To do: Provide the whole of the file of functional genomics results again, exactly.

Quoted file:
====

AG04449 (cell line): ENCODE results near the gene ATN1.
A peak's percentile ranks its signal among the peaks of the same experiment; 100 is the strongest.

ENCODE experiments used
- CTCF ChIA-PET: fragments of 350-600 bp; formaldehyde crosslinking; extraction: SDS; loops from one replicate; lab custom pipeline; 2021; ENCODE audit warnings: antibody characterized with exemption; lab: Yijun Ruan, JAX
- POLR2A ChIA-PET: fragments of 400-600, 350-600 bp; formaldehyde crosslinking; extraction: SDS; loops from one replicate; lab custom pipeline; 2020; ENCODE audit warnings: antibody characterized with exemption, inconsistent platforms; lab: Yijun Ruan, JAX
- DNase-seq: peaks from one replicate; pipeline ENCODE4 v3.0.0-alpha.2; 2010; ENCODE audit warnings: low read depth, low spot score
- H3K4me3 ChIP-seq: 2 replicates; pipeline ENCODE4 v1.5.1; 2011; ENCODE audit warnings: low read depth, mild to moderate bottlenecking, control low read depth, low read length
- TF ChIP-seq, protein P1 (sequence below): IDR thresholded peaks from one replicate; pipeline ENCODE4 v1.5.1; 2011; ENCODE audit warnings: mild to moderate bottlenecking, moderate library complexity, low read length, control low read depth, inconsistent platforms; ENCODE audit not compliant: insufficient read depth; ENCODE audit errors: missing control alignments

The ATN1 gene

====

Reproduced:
AG04449 (cell line): ENCODE results near the gene ATN1.
A peak's percentile ranks its signal among the peaks of the same experiment; 100 is the strongest.

ENCODE experiments used
- CTCF ChIA-PET: fragments of 350-600 bp; formaldehyde crosslinking; extraction: SDS; loops from one replicate; lab custom pipeline; 2021; ENCODE audit warnings: antibody characterized with exemption; lab: Yijun Ruan, JAX
- POLR2A ChIA-PET: fragments of 400-600, 350-600 bp; formaldehyde crosslinking; extraction: SDS; loops from one replicate; lab custom pipeline; 2020; ENCODE audit warnings: antibody characterized with exemption, inconsistent platforms; lab: Yijun Ruan, JAX
- DNase-seq: peaks from one replicate; pipeline ENCODE4 v3.0.0-alpha.2; 2010; ENCODE audit warnings: low read depth, low spot score
- H3K4me3 ChIP-seq: 2 replicates; pipeline ENCODE4 v1.5.1; 2011; ENCODE audit warnings: low read depth, mild to moderate bottlenecking, control low read depth, low read length
- TF ChIP-seq, protein P1 (sequence below): IDR thresholded peaks from one replicate; pipeline ENCODE4 v1.5.1; 2011; ENCODE audit warnings: mild to moderate bottlenecking, moderate library complexity, low read length, control low read depth, inconsistent platforms; ENCODE audit not compliant: insufficient read depth; ENCODE audit errors: missing control alignments

The ATN1 gene